Judge blocks new California law limiting protests at vaccination sites: A recent state law that prohibits protesters from approaching within 30 feet of vaccination clinics to harass or obstruct those seeking entry was blocked by a federal magistrate, who said it violated the freedom of ‘expression. Read the full story here.

Oakland requires proof of vaccination for indoor businesses: Beginning February 1, residents of Oakland will be required to show proof of vaccination to enter restaurants, bars and clubs that serve food, as well as gyms, cinemas and entertainment venues. The rule applies to anyone over the age of 12 and matches similar warrants previously issued in San Francisco, Berkeley, and Contra Costa County. Oakland businesses are required to notify their customers of the change with clearly posted signage starting January 15. Oakland City Council voted unanimously in December to issue the warrant amid growing concerns about the highly transmissible variant of omicron.

In the battle against omicron, SF is updating mask guidelines and vaccination rules for mega-events: To bring the omicron COVID wave hitting the city under control, San Francisco health officials have revised the rules for attending mega-events, updated the masking guidelines for city residents, and changed the definition of a “close contact”. Read the full story here.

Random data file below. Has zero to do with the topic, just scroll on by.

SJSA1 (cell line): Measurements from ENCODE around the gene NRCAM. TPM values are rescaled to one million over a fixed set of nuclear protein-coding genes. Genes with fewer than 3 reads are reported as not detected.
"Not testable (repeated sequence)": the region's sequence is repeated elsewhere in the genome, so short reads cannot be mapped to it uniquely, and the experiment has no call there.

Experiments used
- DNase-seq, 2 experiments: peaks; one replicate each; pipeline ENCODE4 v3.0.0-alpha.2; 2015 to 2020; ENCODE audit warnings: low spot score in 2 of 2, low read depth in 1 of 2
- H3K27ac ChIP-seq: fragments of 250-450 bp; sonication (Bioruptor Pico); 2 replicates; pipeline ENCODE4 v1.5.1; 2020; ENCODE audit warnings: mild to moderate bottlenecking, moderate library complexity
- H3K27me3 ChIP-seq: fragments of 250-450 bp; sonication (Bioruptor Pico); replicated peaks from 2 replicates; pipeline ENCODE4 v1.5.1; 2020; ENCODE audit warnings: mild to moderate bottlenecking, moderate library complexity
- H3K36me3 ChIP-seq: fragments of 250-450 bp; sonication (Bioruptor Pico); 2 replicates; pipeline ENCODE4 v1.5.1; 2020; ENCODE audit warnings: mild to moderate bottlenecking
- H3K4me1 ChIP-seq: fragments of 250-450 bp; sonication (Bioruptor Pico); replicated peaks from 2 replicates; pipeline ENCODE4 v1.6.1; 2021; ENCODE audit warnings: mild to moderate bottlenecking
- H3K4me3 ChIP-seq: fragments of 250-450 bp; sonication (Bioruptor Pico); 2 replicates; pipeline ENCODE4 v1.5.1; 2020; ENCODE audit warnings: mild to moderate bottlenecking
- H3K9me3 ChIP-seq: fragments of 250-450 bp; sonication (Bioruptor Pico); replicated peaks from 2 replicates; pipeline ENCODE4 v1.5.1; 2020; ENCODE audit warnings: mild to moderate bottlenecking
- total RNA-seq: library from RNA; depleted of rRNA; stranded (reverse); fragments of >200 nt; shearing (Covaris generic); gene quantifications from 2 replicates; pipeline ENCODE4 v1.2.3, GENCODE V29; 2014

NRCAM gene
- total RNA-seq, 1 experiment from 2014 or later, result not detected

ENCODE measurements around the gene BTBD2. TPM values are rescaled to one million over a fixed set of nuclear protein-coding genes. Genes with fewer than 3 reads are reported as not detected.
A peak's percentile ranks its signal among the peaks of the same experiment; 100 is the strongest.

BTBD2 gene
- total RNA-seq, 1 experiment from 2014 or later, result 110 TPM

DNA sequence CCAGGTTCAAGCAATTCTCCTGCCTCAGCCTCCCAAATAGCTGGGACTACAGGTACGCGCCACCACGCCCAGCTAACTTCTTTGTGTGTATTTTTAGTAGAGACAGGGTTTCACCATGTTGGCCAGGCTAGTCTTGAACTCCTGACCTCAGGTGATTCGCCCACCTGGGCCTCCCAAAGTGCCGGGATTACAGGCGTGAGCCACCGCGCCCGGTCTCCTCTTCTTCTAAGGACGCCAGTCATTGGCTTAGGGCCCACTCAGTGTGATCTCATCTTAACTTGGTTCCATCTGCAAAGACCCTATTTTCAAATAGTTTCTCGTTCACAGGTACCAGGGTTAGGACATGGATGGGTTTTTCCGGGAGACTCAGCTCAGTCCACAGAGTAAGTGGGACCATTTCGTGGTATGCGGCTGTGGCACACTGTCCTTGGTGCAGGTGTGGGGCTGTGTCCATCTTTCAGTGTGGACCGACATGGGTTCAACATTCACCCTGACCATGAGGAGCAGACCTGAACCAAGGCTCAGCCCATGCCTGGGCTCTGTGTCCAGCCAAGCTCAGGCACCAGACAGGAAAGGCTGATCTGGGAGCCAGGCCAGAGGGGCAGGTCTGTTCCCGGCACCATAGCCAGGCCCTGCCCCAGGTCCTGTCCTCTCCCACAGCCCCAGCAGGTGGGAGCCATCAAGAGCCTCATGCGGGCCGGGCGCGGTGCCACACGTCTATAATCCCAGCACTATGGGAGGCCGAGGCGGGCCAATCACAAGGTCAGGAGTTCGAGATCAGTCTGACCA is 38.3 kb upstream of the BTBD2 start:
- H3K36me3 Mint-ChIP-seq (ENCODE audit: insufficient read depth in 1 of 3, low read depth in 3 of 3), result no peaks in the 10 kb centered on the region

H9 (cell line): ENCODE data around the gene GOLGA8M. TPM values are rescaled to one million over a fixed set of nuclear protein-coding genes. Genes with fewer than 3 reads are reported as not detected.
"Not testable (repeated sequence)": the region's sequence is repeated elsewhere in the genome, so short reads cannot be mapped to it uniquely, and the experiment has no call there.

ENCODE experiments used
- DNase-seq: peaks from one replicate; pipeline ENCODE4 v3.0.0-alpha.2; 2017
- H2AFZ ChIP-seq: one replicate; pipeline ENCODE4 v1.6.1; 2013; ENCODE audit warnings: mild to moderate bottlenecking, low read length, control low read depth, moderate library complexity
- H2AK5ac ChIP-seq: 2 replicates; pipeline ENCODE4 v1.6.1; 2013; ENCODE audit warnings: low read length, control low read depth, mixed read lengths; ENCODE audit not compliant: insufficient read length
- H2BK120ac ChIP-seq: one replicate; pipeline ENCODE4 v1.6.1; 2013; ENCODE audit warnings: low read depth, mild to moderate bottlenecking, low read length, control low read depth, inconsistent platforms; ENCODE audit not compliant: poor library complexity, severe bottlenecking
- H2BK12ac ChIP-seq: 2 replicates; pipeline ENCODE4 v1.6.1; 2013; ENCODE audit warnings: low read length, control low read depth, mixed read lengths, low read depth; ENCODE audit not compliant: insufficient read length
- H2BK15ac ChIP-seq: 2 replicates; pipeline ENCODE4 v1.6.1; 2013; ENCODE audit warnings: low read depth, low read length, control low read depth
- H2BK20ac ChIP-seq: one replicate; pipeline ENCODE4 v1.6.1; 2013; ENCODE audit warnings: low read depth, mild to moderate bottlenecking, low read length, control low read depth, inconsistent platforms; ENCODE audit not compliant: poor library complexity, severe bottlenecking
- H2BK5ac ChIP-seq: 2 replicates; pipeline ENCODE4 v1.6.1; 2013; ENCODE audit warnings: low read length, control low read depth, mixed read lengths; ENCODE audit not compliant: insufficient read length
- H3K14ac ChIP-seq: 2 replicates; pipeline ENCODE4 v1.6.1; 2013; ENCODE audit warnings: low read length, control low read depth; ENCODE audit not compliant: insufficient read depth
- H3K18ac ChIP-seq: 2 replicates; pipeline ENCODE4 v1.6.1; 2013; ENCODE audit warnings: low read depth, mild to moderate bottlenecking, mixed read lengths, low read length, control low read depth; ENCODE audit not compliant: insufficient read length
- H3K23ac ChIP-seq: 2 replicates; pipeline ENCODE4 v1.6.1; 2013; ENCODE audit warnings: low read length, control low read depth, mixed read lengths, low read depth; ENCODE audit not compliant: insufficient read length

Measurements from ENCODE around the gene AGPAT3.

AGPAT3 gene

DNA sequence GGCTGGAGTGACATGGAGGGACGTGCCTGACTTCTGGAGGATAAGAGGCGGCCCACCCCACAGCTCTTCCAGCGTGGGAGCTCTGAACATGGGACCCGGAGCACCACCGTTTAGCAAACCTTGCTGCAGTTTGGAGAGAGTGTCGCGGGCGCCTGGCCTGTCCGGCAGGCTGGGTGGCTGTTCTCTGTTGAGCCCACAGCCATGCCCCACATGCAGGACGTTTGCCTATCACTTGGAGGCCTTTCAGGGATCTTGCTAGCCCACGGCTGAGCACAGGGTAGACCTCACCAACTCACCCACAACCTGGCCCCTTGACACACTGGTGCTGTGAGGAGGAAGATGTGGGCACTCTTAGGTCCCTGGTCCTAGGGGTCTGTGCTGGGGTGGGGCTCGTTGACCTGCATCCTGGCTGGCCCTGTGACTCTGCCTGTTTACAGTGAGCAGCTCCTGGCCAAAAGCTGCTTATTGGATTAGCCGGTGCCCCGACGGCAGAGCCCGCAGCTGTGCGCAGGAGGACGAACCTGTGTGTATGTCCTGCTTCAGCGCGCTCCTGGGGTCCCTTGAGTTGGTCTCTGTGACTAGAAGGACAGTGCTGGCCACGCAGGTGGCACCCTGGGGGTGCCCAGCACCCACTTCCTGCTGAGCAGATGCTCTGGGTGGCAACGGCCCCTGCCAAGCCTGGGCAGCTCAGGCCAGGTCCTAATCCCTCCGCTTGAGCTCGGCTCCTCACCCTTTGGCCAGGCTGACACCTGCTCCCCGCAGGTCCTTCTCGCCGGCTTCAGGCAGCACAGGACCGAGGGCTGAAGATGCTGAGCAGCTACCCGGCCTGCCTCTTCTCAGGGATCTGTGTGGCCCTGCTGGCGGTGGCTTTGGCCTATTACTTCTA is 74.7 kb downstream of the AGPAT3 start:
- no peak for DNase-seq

Here’s what SF’s omicron push would look like if it followed the trajectories of other major cities: If San Francisco were to follow the same omicron trajectory of several major cities that started their outbreaks earlier, its rate of coronavirus cases would almost double in the next two weeks, an analysis from Chronicle showed, even though current case rates are already breaking records almost daily. Read the full story here.

SF expects first budget surplus in over 20 years as fiscal recovery, pension investment boom beats pain COVID: San Francisco expects a budget surplus over the next two years for the first time since 1998, thanks to a real estate tax windfall, federal aid and an economic boom that has boosted investment in the city’s pensions. Read the full story here.

The CDC may update the mask guide: The United States Centers for Disease Control and Prevention may soon update their masking guidelines, which have not changed since October, to “better reflect the multiple options available to people and the different levels of protection available to people. ‘they offer’. The agency did not say when the new recommendations would take effect, but said in a statement: “Any mask is better than no mask, and we encourage Americans to wear a properly fitted mask to prevent spread of COVID-19 “. The Biden administration is actively working to increase the supply of N95 and KN95 masks that work better against the highly transmissible omicron variant of the coronavirus. “Right now, we’re seriously considering options to make more high-quality masks available to all Americans, and we’ll continue to follow the science here. The CDC is in the lead. But this is an area that we are actively exploring, ”White House COVID-19 response coordinator Jeff Zients said in a briefing Wednesday.